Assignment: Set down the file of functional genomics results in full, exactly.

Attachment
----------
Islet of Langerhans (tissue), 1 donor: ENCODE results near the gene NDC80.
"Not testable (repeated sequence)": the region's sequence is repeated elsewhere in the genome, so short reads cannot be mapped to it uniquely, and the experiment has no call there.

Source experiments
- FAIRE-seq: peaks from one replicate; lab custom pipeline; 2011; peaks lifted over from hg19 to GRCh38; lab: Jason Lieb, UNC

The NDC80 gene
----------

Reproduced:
Islet of Langerhans (tissue), 1 donor: ENCODE results near the gene NDC80.
"Not testable (repeated sequence)": the region's sequence is repeated elsewhere in the genome, so short reads cannot be mapped to it uniquely, and the experiment has no call there.

Source experiments
- FAIRE-seq: peaks from one replicate; lab custom pipeline; 2011; peaks lifted over from hg19 to GRCh38; lab: Jason Lieb, UNC

The NDC80 gene